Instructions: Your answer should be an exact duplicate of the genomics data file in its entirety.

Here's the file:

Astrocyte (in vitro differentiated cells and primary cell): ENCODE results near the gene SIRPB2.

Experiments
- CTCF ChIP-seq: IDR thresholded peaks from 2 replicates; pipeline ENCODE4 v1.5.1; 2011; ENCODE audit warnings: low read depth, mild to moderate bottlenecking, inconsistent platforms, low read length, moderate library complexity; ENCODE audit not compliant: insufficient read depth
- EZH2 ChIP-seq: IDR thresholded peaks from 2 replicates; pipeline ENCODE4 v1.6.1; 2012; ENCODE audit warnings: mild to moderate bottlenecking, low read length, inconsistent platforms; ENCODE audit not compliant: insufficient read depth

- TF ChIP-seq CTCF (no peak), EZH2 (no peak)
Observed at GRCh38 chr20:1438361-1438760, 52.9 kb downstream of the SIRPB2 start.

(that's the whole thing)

Astrocyte (in vitro differentiated cells and primary cell): ENCODE results near the gene SIRPB2.

Experiments
- CTCF ChIP-seq: IDR thresholded peaks from 2 replicates; pipeline ENCODE4 v1.5.1; 2011; ENCODE audit warnings: low read depth, mild to moderate bottlenecking, inconsistent platforms, low read length, moderate library complexity; ENCODE audit not compliant: insufficient read depth
- EZH2 ChIP-seq: IDR thresholded peaks from 2 replicates; pipeline ENCODE4 v1.6.1; 2012; ENCODE audit warnings: mild to moderate bottlenecking, low read length, inconsistent platforms; ENCODE audit not compliant: insufficient read depth

- TF ChIP-seq CTCF (no peak), EZH2 (no peak)
Observed at GRCh38 chr20:1438361-1438760, 52.9 kb downstream of the SIRPB2 start.